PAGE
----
"My dad, on top of more supportive circles I created for myself. Some single mothers didn't choose it, but I did. People tell me that it must be rough on me. It's not. I went through an amazing thing and my daughter is my magic and the reason I exist."
Does she wake you up in the middle of the night?
"She sleeps through every night until nine. Sometimes I wake up in the middle of the night and bummed out by the fact that she didn't. She began eating solids. I feel content when it's just the two of us. I don't know how to let someone else in. I might hire a babysitter during yoga classes.
"The reason I'm doing this story is that I want to convey the message to aspiring single mothers that there's nothing to fear, but I won't pretend there aren't difficulties. People always ask where's the father, and they apologize when they realize I'm a single mother.
"After giving birth, so many people in the moshav came to see me. They brought so much food I couldn't fit it in the fridge."
Are you ready for a partner?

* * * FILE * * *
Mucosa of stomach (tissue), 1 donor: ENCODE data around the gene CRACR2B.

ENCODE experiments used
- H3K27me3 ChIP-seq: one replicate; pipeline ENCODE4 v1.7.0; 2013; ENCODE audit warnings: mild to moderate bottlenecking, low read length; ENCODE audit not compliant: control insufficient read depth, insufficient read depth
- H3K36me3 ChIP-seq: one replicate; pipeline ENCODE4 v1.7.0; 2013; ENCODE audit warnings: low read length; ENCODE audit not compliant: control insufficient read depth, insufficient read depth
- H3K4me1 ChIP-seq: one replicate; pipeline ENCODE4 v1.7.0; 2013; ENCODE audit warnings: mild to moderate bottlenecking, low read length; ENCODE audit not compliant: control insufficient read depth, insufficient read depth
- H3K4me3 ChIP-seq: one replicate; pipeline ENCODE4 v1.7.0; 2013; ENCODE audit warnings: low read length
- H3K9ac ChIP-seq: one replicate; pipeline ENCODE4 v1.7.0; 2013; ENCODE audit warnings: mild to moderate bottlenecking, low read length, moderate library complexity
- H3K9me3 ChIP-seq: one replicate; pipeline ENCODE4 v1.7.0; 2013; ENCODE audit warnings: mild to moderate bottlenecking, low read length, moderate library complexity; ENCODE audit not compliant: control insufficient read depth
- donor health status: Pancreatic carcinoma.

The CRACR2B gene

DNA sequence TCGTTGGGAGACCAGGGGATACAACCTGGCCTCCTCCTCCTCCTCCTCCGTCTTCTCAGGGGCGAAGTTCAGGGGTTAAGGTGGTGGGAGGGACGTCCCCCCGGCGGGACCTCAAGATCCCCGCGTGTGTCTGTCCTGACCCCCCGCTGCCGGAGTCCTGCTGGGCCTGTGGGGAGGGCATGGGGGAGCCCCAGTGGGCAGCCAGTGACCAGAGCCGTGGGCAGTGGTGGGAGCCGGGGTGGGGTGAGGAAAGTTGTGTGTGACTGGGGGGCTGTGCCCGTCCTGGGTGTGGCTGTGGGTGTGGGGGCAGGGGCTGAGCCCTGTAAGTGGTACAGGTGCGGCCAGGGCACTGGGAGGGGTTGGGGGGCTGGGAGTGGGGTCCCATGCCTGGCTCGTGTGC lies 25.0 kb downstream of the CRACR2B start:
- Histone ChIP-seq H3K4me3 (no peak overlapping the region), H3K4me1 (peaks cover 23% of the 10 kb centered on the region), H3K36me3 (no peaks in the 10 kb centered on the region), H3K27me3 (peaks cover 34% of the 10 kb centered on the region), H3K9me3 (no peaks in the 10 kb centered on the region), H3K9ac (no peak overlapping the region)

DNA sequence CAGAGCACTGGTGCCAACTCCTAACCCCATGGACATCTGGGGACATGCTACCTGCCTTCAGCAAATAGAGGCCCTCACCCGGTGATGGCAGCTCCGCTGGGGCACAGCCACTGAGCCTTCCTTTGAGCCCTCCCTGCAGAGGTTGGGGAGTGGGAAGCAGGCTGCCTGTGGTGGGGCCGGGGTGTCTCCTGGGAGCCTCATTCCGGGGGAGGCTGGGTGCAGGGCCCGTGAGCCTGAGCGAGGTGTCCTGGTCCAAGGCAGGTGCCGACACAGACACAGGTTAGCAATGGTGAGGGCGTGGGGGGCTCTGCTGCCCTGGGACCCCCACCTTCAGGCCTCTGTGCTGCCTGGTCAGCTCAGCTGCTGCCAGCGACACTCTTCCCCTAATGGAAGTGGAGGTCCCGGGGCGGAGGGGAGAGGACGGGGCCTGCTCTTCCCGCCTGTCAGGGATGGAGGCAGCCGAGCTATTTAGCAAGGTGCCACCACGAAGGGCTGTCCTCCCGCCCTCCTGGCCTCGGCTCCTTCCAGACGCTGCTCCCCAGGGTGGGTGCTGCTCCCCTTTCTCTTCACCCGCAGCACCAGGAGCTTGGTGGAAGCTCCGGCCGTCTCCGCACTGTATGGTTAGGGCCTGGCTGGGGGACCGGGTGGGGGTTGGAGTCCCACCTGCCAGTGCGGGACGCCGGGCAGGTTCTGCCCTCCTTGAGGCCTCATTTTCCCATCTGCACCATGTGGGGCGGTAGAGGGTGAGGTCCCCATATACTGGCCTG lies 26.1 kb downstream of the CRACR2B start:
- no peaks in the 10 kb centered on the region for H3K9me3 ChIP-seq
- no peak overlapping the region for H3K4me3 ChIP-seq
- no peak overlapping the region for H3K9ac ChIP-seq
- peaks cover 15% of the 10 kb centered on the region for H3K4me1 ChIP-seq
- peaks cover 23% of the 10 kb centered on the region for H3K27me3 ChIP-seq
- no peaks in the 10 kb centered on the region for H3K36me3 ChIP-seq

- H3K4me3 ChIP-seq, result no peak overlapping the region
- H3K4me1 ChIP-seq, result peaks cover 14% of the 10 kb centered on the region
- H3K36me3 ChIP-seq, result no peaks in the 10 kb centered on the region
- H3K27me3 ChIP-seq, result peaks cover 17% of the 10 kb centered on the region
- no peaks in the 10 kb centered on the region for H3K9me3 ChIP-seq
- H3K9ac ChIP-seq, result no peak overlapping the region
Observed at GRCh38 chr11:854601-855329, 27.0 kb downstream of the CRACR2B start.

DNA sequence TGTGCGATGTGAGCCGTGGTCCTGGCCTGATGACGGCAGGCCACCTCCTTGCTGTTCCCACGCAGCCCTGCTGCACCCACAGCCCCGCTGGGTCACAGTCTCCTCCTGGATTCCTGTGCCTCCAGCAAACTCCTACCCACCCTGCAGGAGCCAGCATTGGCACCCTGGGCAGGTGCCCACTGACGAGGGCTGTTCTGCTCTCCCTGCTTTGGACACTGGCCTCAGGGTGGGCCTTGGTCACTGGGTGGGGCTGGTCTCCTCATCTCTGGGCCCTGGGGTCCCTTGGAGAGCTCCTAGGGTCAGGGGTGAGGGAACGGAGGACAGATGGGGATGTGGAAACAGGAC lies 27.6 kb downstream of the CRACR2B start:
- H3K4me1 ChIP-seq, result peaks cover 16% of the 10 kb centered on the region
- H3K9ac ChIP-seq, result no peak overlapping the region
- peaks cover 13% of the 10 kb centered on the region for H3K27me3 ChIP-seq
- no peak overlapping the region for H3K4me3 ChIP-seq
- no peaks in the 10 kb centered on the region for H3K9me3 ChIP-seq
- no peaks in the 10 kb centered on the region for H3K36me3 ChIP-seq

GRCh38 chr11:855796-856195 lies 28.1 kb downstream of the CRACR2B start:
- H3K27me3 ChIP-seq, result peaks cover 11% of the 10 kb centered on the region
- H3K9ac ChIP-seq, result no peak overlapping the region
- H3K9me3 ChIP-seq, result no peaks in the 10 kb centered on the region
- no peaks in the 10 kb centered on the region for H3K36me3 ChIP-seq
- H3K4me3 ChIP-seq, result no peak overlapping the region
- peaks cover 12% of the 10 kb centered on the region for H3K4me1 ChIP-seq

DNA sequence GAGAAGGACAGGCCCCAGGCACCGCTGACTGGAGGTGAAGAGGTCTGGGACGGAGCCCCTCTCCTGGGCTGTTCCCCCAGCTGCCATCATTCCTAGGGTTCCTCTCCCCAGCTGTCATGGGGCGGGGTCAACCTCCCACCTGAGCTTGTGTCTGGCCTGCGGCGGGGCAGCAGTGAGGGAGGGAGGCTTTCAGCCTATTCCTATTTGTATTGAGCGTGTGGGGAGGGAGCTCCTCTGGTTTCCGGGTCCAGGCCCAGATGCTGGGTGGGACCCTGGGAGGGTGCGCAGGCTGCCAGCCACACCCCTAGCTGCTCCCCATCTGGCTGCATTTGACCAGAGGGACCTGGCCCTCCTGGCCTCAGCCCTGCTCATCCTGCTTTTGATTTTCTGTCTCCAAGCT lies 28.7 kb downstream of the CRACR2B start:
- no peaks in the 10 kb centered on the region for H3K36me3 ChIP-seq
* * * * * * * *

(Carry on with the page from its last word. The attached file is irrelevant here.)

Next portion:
"I could have met someone the second I got pregnant, but I didn't. Maybe I'm not ready for it. I'm not a loner, but I tend to take risky choices. Besides, having a baby serves as a great filter for potential relationships."
What's really stopping you from having a relationship?
"I'm scared of compromising and I've still got time to be in a good relationship, but I was running out of time to be a mother. Another consideration was when I saw friends of mine get married, have kids and then get divorced, and were unable to leave the country because the dad wanted time with the child too. I didn't want those limitations. I just don't know where I want to live yet.
"I want a happy relationship with love and romance, but how many couples are truly happy? I want to find someone who would travel the world with me. I hope I'm brave enough to withstand the stormy nature of a relationship."
How is your father coping with being far away from his granddaughter?
"It's hard for him. Recently I began doing video chats with my mom. I used to have it rough with her, but motherhood mellowed me out. I no longer demand an apology from those who wronged me. It doesn't work like that."
Can you support yourself for a while without working?
"I saved up for a long time, and I live in a bamboo shed, not a resort. I teach acting and I do workshops so it's great for the time being. I believe things will work out. I'm not rich, but I have what I need. I just need to always keep in mind that I should do what feels right for me, and everything else will fall into place."